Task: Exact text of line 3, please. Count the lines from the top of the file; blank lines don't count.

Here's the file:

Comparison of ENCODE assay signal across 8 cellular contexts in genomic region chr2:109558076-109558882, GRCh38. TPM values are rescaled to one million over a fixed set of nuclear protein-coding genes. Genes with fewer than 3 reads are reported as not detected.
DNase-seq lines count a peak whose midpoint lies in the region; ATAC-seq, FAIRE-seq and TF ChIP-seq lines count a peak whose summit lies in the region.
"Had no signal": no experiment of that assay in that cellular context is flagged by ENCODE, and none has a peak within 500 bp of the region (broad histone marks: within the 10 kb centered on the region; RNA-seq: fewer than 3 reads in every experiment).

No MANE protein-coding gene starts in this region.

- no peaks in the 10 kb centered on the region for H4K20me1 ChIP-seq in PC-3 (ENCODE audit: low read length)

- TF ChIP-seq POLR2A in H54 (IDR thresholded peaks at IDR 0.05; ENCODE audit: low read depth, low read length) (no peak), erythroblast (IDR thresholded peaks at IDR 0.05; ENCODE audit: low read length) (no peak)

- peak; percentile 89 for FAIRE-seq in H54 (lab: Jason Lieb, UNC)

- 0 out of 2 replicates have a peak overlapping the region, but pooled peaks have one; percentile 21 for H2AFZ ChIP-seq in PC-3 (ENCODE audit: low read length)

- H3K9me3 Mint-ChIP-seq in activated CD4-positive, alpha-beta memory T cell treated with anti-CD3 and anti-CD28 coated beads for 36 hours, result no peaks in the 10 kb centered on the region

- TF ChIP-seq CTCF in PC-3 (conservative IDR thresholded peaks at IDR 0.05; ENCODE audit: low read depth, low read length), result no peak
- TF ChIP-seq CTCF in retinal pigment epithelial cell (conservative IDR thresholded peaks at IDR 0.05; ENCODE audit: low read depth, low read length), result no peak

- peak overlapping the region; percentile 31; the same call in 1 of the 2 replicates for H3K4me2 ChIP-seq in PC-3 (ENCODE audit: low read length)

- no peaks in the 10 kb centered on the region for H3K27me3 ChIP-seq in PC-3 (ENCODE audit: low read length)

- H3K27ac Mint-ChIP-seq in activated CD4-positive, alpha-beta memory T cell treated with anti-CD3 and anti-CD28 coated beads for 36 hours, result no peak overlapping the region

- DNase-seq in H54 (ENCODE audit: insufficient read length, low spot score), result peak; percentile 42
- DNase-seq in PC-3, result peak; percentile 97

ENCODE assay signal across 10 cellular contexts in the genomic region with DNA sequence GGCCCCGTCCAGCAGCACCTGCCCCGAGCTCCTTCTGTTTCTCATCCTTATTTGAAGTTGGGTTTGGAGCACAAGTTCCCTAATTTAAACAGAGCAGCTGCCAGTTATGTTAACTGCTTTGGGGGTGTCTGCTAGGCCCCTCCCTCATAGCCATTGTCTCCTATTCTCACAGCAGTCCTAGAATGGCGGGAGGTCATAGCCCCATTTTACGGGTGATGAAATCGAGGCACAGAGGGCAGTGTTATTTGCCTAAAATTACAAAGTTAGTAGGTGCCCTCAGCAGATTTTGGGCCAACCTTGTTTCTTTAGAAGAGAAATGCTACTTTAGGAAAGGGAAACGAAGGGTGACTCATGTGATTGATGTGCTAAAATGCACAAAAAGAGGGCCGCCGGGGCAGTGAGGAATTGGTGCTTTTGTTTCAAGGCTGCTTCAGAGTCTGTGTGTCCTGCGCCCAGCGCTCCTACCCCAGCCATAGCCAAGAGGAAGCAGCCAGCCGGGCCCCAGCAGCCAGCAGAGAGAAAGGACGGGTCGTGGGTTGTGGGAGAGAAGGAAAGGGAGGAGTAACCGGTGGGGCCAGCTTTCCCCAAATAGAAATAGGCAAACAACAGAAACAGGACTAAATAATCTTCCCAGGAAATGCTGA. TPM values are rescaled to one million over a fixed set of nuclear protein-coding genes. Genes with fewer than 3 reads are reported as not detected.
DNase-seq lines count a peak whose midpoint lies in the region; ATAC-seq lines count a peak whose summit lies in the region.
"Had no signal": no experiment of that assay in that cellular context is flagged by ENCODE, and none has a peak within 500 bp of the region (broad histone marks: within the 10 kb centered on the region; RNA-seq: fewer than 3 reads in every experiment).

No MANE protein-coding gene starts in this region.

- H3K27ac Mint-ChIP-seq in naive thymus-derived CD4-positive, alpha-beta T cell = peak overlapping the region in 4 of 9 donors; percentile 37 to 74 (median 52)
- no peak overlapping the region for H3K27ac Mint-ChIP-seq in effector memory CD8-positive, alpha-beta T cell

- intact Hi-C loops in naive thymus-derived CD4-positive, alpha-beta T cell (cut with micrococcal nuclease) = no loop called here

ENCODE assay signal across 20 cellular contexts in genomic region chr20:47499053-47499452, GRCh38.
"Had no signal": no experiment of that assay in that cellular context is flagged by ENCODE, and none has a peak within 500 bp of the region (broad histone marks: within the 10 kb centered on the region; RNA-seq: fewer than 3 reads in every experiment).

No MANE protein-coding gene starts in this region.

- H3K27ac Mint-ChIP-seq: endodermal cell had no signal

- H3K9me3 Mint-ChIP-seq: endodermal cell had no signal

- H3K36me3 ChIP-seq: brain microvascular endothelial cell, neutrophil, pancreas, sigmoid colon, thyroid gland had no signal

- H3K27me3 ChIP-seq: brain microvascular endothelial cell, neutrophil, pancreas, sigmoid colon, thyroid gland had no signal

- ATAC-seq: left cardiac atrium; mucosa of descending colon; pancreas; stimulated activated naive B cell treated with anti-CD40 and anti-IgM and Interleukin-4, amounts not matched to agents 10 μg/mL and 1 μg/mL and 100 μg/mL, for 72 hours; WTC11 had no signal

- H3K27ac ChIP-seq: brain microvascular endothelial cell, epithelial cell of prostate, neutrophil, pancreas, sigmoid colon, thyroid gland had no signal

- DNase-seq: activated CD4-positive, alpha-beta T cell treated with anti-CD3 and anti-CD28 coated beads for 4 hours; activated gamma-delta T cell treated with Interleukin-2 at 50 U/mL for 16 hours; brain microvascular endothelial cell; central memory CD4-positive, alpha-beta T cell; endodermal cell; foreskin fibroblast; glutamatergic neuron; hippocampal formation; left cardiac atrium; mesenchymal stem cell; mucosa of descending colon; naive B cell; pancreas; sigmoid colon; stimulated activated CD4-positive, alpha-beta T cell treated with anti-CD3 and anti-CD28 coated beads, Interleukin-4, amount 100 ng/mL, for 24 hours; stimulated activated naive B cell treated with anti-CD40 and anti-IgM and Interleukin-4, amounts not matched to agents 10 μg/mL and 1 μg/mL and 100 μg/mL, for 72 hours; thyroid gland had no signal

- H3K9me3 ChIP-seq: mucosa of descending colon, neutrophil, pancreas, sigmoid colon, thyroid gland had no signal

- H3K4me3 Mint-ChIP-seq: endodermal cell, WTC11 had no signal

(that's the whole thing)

"Had no signal": no experiment of that assay in that cellular context is flagged by ENCODE, and none has a peak within 500 bp of the region (broad histone marks: within the 10 kb centered on the region; RNA-seq: fewer than 3 reads in every experiment).